Tackling corporate tax avoidance
Directive (EU) 2016/1164 — preventing tax avoidance by companies
It introduces rules to prevent tax avoidance by companies and thus to address the issue of aggressive tax planning in the EU’s single market.
The directive applies to all taxpayers that are subject to company tax in one or more EU country, including permanent establishments in one or more EU countries of entities resident for tax purposes in a non-EU country.
Combating base erosion and profit shifting (BEPS)
The directive lays down anti-tax-avoidance rules in 4 specific fields to combat BEPS:
Interest limitation rules: where multinational companies artificially erode their tax base by paying inflated interest payments to affiliated companies in low-tax jurisdictions. The directive aims to dissuade companies from this practice by limiting the amount of interest that a taxpayer has the right to deduct in a tax period. The maximum amount of deductible interest is set at a maximum of 30% of the taxpayer’s earnings before interest, tax, depreciation (a measure of how much of an asset’s value has been used up at a given point in time) and amortisation (spreading payments over multiple periods).
Exit taxation rules: where taxpayers try to reduce their tax liability by transferring its tax residence and/or its assets to a low-tax jurisdiction, solely for the purposes for aggressive tax planning. Exit taxation rules aims to prevent the erosion of the tax base in the EU country of origin when high-value assets are transferred with ownership unchanged, outside the tax jurisdiction of that country.
The directive gives taxpayers the option of deferring the payment of the amount of tax over 5 years and settling through staggered payments, but only if the transfer takes place within the EU.
General anti-abuse rule: this rule aims to cover gaps that may exist in a country’s specific anti-abuse rules against tax avoidance, and allows tax authorities the power to deny taxpayers the benefit of abusive tax arrangements. The general anti-abuse clause of the directive applies to arrangements that are not genuine to the extent that they are not put into place for valid commercial reasons that reflect economic reality.
Controlled foreign company (CFC) rules: in order to reduce their overall tax liability, corporate groups are able to shift profits to controlled subsidiaries in low-tax jurisdictions. CFC rules reattribute the income of a low-taxed controlled foreign subsidiary to its more highly taxed parent company. As a result of this, the parent company is charged to tax on this income in its country of residence.
Amending Directive (EU) 2017/952
Because Directive (EU) 2016/1164 only addressed hybrid mismatches* within the EU, a new Directive (EU) 2017/952 was adopted extending the scope to ensure the rules cover hybrid mismatches with non-EU countries. The rules of the latter directive supersede the rules on hybrid mismatches of Directive EU 2016/1164.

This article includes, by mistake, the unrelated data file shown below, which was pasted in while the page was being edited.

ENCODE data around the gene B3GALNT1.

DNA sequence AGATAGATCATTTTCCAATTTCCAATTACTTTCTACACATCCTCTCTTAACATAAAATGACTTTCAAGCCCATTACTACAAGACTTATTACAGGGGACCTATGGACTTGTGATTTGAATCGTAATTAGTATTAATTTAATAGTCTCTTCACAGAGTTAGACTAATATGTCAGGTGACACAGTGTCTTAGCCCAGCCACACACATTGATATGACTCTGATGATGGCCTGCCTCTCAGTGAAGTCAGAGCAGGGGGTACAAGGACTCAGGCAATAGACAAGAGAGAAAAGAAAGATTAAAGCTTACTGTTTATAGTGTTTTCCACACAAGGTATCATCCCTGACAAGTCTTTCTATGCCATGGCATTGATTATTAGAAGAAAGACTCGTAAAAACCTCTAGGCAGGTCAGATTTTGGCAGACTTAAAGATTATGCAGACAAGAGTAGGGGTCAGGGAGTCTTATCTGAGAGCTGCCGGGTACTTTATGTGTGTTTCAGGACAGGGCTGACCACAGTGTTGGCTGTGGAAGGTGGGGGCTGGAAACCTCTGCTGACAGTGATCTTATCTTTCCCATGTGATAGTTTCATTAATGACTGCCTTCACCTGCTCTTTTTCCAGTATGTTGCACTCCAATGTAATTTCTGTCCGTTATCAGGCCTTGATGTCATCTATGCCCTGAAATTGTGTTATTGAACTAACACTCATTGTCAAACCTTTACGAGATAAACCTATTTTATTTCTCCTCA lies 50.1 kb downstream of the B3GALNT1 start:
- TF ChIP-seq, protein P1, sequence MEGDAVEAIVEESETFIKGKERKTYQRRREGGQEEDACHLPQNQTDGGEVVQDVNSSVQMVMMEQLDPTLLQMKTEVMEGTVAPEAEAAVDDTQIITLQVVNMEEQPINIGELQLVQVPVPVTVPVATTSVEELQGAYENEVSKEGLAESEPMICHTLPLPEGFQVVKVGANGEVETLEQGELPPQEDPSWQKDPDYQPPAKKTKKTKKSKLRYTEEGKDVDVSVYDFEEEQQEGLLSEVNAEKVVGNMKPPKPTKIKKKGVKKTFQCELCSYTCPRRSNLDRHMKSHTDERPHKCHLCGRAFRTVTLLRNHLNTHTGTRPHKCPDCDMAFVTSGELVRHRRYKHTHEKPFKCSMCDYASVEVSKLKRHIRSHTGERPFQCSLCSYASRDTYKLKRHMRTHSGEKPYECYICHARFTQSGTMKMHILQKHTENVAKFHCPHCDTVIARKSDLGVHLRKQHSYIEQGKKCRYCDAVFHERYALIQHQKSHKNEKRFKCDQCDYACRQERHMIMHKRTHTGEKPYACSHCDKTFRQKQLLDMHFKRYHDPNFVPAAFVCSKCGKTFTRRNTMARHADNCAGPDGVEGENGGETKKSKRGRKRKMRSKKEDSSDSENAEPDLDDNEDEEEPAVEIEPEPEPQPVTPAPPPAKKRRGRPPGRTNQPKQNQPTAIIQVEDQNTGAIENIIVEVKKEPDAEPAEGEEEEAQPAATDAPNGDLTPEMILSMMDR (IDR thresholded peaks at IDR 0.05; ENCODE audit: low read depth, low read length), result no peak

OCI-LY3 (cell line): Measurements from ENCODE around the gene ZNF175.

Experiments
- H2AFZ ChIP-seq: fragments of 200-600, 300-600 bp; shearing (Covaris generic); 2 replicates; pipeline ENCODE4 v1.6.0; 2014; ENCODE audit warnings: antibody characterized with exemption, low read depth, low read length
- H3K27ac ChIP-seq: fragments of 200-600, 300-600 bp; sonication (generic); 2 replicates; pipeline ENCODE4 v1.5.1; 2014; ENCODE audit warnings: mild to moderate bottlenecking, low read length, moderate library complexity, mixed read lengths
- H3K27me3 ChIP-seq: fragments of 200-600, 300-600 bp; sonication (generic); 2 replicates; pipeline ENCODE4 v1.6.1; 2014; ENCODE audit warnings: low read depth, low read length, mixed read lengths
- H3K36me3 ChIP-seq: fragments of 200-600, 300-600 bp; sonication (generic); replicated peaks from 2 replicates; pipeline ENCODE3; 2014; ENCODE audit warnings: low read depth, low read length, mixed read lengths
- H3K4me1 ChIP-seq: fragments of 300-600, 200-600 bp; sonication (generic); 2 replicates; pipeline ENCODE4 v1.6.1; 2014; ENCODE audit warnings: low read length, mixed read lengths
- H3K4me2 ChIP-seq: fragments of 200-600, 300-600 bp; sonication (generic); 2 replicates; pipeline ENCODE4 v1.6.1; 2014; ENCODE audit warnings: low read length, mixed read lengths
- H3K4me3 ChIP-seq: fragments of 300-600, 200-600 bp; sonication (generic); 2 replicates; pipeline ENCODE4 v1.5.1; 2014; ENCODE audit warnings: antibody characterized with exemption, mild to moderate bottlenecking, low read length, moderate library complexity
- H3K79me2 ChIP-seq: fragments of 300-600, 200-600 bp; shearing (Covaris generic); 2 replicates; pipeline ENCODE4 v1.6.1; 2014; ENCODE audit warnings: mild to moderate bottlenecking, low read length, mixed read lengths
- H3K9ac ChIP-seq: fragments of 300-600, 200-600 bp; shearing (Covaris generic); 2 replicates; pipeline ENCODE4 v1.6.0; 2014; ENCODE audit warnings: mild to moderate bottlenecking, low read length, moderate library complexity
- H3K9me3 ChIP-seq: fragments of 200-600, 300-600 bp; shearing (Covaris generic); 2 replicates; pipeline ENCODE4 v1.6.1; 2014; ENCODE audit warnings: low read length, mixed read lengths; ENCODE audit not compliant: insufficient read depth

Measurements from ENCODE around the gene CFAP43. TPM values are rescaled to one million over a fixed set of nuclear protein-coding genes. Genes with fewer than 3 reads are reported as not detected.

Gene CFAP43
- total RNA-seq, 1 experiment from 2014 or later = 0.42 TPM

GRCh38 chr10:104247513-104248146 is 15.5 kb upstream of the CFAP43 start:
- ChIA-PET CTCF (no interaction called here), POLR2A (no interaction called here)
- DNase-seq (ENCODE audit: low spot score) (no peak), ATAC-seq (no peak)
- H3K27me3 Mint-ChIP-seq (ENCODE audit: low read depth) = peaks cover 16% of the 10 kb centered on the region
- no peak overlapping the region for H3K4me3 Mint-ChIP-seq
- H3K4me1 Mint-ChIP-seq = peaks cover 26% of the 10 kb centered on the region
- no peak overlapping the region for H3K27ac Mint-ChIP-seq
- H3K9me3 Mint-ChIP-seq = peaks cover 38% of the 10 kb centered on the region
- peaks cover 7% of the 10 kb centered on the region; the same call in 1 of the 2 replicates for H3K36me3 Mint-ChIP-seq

Rules on hybrid mismatches: where corporate taxpayers take advantage of disparities between national tax systems in order to reduce their overall tax liability, for instance through double deduction (i.e. deduction on both sides of the border) or a deduction of the income on one side of the border without its inclusion on the other side. To neutralise the effects of hybrid mismatch arrangements, the directive lays down rules whereby 1 of the 2 jurisdictions in a mismatch should deny the deduction of a payment leading to such an outcome.
FROM WHEN DOES THE DIRECTIVE APPLY?
Directive (EU) 2016/1164 has applied since 8 August 2016 and had to become law in the EU countries by 31 December 2018.
Amending Directive (EU) 2017/952 has applied since 27 June 2017 and has to become law in the EU countries by 31 December 2019 (or by 31 December 2021 in the case of hybrid mismatches).
The directive builds on the Action Plan for Fair and Efficient Corporate Taxation and is in response to the finalisation of the project against Base Erosion and Profit Shifting (BEPS) by the G20 and the Organisation for Economic Cooperation and Development (OECD).
Base erosion and profit shifting (BEPS): tax avoidance strategies that exploit gaps and mismatches in tax rules to artificially shift profits to low or no-tax locations.
Hybrid mismatch: an arrangement exploiting differences in the tax treatment of instruments, companies or transfers between 2 or more countries.
Council Directive (EU) 2016/1164 of 12 July 2016 laying down rules against tax avoidance practices that directly affect the functioning of the internal market (OJ L 193, 19.7.2016, pp. 1-14)
Council Directive (EU) 2017/952 of 29 May 2017 amending Directive (EU) 2016/1164 as regards hybrid mismatches with third countries (OJ L 144, 7.6.2017, pp. 1-11)